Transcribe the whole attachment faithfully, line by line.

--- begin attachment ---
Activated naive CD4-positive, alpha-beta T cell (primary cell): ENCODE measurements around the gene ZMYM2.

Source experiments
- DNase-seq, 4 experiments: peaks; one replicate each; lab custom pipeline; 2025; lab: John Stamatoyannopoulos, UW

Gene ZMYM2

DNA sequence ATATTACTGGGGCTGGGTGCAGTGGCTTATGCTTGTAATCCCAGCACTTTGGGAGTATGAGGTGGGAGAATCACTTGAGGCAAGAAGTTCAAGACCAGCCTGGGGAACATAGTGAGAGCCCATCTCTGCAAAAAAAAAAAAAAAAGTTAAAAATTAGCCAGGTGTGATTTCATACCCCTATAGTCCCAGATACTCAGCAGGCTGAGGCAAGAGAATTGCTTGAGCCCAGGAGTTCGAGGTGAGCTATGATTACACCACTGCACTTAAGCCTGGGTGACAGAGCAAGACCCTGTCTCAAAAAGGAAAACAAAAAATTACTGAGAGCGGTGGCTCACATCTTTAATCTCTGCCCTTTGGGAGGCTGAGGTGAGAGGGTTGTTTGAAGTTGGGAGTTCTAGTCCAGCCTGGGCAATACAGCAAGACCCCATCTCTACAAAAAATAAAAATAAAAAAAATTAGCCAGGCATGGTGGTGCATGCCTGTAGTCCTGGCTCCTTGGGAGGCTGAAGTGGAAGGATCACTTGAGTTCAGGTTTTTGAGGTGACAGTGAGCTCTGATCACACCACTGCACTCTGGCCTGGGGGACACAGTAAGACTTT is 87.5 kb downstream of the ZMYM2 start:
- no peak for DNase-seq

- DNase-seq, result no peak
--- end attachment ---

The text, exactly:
Activated naive CD4-positive, alpha-beta T cell (primary cell): ENCODE measurements around the gene ZMYM2.

Source experiments
- DNase-seq, 4 experiments: peaks; one replicate each; lab custom pipeline; 2025; lab: John Stamatoyannopoulos, UW

Gene ZMYM2

DNA sequence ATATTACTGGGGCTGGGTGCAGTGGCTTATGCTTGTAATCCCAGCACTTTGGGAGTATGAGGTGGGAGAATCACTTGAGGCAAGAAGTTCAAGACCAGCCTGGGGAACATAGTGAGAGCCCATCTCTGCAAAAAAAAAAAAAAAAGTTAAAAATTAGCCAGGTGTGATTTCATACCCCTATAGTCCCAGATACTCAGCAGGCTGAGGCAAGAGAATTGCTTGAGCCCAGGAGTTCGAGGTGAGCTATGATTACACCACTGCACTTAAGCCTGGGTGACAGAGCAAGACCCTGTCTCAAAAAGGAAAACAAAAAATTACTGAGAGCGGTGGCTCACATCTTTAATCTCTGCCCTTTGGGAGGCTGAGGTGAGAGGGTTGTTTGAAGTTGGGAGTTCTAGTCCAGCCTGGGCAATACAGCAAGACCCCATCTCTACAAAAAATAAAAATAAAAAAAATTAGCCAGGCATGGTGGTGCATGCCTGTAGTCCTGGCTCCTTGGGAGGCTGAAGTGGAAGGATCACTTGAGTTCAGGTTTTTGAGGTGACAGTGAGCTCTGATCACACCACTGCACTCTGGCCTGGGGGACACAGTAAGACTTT is 87.5 kb downstream of the ZMYM2 start:
- no peak for DNase-seq

- DNase-seq, result no peak